As with anything, there are always drawbacks with the two biggest being “change is hard to implement” and “avoiding conflict”. And both are viable concerns. Change is hard to implement. Everyone has a comfort zone and implementing change takes you out of your comfort. Secondly, when change is being implemented, conflicts can arise.

Many people do not like challenges, and I get it. But don’t allow challenges to start the “blame” game. Placing blame doesn’t fix anything. Others are conflict averse and don’t confront the problem or people, so nothing changes. Stick to the facts of the situation. Only when you exhaust all other possibilities is it time to look at the operator.


It all starts with keeping your eye on the mission, which is the integrity of patient care and appropriate reimbursement. And it all starts and end with documentation. Accurate documentation is the vehicle for success.

Refocusing efforts is key to making this happen. Change the focus from fixing the problem to preventing it. Over time, the problems will be eliminated. Step back and schedule time each day for prevention. Besides fixing the problem, take it another step further and determine how to prevent future occurrences of the same problem.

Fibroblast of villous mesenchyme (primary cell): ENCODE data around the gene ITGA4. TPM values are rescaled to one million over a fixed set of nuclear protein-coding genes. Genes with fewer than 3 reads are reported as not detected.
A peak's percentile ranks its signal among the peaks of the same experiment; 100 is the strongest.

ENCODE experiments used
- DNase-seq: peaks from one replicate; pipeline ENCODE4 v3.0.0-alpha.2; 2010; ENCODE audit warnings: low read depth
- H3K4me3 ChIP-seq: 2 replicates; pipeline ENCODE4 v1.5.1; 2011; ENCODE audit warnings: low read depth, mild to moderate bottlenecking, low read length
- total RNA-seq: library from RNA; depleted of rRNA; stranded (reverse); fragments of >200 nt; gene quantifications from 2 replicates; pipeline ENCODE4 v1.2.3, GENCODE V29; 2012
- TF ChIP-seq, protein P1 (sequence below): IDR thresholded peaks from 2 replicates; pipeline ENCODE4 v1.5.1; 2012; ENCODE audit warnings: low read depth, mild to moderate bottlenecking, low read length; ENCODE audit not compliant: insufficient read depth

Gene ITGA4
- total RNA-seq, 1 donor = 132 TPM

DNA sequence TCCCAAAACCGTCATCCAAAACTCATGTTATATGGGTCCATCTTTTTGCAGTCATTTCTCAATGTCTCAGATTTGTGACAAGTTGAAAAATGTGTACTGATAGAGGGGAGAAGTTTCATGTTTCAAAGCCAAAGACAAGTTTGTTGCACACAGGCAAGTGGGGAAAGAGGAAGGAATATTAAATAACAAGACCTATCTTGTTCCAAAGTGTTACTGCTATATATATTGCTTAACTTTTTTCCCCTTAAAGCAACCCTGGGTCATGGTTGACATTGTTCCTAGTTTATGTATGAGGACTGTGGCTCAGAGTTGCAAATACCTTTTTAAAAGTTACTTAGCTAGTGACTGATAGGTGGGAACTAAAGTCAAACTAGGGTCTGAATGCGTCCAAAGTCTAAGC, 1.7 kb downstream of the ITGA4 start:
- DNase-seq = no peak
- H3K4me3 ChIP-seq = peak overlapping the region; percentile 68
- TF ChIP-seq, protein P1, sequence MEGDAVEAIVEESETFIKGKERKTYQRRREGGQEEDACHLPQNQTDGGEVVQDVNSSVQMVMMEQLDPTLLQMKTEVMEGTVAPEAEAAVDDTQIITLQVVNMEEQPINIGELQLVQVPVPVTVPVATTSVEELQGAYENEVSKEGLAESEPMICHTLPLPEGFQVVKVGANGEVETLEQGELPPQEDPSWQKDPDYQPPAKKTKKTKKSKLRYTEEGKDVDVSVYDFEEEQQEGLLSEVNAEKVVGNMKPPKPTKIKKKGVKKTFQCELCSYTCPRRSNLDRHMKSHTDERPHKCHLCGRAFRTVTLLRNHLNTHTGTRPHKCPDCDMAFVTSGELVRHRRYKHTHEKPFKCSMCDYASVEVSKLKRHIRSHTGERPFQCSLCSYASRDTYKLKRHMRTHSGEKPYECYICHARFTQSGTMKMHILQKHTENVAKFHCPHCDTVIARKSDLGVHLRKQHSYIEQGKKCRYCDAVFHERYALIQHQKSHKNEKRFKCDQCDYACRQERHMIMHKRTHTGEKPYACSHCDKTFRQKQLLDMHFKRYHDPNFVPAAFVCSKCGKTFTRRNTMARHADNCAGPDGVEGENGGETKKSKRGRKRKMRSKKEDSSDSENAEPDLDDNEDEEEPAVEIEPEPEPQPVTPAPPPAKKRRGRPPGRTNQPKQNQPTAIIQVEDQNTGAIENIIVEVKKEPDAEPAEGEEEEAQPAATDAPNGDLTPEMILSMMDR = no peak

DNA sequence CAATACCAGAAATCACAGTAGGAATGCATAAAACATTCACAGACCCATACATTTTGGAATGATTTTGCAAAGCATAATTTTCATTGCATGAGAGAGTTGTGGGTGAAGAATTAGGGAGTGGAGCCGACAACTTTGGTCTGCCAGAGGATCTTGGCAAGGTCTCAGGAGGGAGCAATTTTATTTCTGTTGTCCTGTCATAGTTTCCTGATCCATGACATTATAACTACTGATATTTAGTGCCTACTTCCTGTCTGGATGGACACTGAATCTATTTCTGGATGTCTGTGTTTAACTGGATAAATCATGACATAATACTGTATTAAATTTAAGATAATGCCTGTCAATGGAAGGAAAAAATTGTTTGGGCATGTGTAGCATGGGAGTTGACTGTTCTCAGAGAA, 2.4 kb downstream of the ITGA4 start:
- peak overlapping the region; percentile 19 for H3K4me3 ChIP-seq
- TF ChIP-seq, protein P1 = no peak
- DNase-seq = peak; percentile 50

Refocus data collection to support the mission. Task oriented data only monitors quantity, which doesn’t support the mission. Instead, collect data that monitors the quality of your process and documentation. Monitor preventative action. How many problems have been prevented from happening again? How many problems re-occurred even after the preventative action was implemented? Monitor the success of the mission.

And most importantly, build cross functional teams. Trust and empower the team to do the right thing. Coach them. Remove the barriers that hinder them. The people that do the work is the key. They know the problems. Help them refocus on prevention.

If possible, have someone oversee things from a distance. Like a drone, they see more. Questions need to be asked. Challenging others can be uncomfortable but done correctly, it inspires creativity.

So, if you are unhappy with what you got, then change. And if that change didn’t work, then change again.